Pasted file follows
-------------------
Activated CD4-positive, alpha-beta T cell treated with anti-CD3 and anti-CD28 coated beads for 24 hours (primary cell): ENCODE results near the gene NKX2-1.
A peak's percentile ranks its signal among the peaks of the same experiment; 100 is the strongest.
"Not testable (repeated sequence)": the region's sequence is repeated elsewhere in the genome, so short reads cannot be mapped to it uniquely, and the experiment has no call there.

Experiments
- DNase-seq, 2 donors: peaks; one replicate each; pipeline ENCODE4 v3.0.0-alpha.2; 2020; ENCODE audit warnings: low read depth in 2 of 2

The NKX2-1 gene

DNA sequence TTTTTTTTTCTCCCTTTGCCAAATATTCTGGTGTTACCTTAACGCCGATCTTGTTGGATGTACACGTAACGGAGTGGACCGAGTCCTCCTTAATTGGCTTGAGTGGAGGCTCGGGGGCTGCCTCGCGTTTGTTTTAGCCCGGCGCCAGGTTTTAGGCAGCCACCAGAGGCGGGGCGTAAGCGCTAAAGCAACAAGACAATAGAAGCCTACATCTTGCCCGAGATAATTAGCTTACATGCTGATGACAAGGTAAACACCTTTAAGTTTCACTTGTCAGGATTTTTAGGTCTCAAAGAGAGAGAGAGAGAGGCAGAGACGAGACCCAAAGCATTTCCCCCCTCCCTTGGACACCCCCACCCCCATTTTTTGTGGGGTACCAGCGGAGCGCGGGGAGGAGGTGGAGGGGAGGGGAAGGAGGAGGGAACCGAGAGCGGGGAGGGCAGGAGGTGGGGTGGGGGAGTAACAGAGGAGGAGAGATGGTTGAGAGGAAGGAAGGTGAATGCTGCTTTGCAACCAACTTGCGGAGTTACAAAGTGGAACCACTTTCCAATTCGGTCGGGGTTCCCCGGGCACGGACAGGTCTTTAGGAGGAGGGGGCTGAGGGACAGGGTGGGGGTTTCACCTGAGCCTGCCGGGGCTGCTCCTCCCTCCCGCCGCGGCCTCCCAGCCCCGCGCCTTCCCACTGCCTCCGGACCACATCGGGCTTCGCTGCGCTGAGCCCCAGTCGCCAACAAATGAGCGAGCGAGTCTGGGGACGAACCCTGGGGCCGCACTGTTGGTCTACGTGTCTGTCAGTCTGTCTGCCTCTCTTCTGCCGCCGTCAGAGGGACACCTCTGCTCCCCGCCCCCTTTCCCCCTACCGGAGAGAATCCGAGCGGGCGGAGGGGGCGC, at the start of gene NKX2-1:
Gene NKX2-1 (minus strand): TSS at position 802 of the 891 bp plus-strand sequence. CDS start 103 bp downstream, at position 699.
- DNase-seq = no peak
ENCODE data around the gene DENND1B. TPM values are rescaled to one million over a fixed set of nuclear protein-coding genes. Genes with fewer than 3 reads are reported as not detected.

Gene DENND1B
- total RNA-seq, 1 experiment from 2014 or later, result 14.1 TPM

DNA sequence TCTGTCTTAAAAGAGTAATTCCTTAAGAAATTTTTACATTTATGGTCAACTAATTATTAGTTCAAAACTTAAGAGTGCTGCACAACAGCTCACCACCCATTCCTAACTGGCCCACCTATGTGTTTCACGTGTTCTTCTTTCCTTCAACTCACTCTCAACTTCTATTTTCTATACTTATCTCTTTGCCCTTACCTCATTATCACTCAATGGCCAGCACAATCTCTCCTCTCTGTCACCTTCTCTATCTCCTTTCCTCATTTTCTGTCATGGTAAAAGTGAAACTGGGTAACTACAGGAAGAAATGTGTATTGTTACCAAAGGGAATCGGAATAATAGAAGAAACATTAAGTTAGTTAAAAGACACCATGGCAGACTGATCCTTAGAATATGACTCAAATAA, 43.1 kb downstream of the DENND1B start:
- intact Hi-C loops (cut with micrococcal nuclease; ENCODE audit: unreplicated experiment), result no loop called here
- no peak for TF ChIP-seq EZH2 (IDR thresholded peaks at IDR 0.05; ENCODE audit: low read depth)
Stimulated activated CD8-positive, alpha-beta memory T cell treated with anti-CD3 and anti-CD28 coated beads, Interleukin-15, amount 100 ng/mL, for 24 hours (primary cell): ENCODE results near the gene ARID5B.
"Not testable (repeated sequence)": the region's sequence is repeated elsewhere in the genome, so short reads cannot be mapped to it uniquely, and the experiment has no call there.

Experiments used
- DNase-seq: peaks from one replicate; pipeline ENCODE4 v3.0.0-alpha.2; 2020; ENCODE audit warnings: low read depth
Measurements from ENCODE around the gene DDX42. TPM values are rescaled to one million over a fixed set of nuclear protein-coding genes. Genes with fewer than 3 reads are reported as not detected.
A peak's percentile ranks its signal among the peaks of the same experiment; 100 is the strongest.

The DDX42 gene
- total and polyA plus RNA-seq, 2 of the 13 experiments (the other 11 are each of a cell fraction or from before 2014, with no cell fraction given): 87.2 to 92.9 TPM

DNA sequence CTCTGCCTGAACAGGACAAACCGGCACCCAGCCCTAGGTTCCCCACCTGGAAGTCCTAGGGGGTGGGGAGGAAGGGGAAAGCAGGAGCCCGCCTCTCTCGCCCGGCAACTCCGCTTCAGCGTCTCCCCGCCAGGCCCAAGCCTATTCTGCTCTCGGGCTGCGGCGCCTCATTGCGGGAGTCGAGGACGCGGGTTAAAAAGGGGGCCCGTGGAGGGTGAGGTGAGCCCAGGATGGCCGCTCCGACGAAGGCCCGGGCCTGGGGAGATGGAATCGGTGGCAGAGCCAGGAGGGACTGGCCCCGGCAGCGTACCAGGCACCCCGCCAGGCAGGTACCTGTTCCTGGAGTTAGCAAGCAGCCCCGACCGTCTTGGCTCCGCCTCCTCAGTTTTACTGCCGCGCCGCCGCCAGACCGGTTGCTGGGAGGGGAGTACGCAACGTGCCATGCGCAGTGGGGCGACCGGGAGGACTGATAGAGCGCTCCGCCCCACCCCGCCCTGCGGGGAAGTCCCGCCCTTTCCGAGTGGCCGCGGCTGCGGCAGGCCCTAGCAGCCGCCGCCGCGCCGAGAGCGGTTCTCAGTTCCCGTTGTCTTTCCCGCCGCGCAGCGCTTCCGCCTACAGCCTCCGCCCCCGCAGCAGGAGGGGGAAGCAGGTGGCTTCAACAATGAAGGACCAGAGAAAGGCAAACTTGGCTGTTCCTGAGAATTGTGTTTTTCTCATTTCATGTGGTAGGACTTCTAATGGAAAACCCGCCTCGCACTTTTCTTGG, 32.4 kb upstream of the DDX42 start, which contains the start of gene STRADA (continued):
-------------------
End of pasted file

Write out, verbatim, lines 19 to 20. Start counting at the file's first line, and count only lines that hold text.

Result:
- DNase-seq: peaks from one replicate; pipeline ENCODE4 v3.0.0-alpha.2; 2020; ENCODE audit warnings: low read depth
Measurements from ENCODE around the gene DDX42. TPM values are rescaled to one million over a fixed set of nuclear protein-coding genes. Genes with fewer than 3 reads are reported as not detected.